The child who looks disappointed when they see your bowl might have an allergy or is diabetic.
The child who isn’t wearing a costume at all might have a sensory issue (SPD) or autism.
Be nice.
Be patient.
It’s everyone’s Halloween.

Friday, October 23, 2015

What Great Educators Do Differently Conference

Last Friday, five classroom teachers, Ms. Hiltz and myself attended the What Great Educators Do Differently Conference.  Also in attendance were District Curriculum Coordinators and Dr. Eric Olson, Assistant Superintendent of Curriculum and Instruction. 

This was one of the most engaging and wonderful conferences we have been to in the field of education. Several "gurus" in education presented including Todd Whitaker, Angela Maiers, Shannon Miller, and George Couros.  There were  also more "local" presenters from Wisconsin, Deerfield and Iowa. Our own, Dr. Olson, presented at an after lunch Ignite Session. I attended on Saturday as well and could not leave the event. I have thought about what I learned more than I ever have before when reflecting on a conference.  Our teachers were energized by the event. We have shared with our staff what our top take aways were from the conference. For some it was the use of Twitter to connect with our community. For others it was the notion that children come to school having difficulty expressing their voice and we need to find ways to have them feel comfort and trust to share in school. As I reflected upon the time, I have so many thoughts about what to work on both this year and ​in coming years. Twitter is a communication tool that more and more of our staff is using to communicate about all the wonderful things your children are learning and doing in school. We hope you will check Twitter often  @WindsorWildcats #wildcatway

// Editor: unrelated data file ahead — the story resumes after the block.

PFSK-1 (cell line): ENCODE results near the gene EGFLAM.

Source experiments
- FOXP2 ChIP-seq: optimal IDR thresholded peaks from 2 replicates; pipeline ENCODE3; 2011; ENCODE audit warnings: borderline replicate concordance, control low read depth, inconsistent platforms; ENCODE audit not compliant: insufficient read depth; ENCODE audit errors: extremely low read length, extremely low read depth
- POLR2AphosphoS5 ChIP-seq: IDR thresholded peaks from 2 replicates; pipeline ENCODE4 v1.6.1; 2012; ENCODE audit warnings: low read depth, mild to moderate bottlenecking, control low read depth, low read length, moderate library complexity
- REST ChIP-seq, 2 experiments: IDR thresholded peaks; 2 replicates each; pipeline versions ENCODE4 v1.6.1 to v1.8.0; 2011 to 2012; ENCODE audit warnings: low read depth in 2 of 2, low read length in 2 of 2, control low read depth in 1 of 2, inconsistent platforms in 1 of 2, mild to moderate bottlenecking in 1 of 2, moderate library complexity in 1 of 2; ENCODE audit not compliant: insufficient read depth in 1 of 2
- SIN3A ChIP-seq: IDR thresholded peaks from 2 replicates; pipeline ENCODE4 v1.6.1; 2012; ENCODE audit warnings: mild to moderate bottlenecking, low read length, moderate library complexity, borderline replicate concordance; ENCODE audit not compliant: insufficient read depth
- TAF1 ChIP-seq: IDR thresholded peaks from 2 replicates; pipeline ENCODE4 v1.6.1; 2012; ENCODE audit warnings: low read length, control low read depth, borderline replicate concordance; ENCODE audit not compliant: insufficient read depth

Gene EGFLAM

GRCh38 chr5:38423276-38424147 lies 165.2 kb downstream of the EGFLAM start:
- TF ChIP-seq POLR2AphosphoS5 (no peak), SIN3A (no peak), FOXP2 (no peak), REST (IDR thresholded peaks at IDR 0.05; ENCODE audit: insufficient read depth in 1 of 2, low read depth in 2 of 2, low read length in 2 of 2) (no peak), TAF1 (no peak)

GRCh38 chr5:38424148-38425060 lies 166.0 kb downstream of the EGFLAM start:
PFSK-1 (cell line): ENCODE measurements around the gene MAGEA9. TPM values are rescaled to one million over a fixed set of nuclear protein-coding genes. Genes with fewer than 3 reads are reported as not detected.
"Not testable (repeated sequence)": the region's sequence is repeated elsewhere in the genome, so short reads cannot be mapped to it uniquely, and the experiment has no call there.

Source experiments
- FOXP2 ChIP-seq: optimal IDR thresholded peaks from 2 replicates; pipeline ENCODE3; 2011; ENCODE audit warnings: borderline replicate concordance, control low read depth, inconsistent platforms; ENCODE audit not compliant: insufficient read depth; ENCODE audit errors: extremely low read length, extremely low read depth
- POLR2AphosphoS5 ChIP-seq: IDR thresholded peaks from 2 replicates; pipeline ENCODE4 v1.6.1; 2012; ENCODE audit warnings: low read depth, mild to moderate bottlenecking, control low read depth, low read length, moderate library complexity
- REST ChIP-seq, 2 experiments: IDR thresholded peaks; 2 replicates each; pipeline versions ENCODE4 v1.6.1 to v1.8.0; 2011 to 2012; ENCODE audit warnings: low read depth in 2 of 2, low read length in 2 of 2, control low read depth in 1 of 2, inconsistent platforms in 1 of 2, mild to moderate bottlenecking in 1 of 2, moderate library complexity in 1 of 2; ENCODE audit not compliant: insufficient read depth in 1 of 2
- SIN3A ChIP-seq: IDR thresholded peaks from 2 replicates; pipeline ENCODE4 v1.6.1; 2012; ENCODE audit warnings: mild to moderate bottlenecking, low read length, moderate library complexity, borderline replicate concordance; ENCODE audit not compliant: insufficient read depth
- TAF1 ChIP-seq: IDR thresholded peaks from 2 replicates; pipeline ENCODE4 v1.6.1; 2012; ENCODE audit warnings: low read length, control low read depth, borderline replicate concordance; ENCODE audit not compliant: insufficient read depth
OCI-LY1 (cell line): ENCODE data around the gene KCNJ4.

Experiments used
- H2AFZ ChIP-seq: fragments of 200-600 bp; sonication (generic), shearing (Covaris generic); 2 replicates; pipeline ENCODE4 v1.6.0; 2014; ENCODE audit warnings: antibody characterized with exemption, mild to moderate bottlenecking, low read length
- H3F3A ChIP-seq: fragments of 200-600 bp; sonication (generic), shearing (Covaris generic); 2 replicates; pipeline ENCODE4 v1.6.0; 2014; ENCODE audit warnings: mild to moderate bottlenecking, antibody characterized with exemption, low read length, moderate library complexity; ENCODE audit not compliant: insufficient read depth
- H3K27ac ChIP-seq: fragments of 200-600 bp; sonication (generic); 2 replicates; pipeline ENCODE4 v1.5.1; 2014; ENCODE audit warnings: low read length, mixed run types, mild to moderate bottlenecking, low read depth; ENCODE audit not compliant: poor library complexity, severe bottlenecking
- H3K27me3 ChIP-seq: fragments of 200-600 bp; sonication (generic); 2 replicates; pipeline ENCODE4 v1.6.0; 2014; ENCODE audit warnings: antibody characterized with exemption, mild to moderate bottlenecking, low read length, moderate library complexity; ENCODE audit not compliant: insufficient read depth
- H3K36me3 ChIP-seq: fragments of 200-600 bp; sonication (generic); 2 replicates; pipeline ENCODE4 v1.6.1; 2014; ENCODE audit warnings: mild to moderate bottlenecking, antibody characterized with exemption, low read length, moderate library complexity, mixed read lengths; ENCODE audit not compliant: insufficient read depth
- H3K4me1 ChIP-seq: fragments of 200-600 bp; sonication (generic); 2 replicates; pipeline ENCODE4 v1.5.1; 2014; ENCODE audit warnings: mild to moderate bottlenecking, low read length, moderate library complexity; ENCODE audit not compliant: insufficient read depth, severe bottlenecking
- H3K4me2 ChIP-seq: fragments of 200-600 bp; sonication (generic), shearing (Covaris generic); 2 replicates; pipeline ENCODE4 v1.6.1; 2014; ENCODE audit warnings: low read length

In addition to increasing the use of Twitter, one area that I would like to improve at Windsor is recognizing our children as leaders and​ increasing opportunities to have our students learn leadership skills. In addition, I want our staff to look at the purposes of grading and how we grade what we grade. The use of specific and targeted feedback increases student awareness and understanding of what they need to be working on in all areas of content. I want more of us to recognize our WOW moments as Angela Maiers shared. These are moments that we Want the World to know!  I had so many WOW moments this week- one of them- working with our 3 graders about our new social-emotional curriculum, Second Step. Seeing them every week will allow me to learn more about these students as learners and allow them to learn more about me.  This falls right into the next area I would like us to focus on: increasing those relationships with students so that they know we are there for them. It is so important for our students to know how much we value them.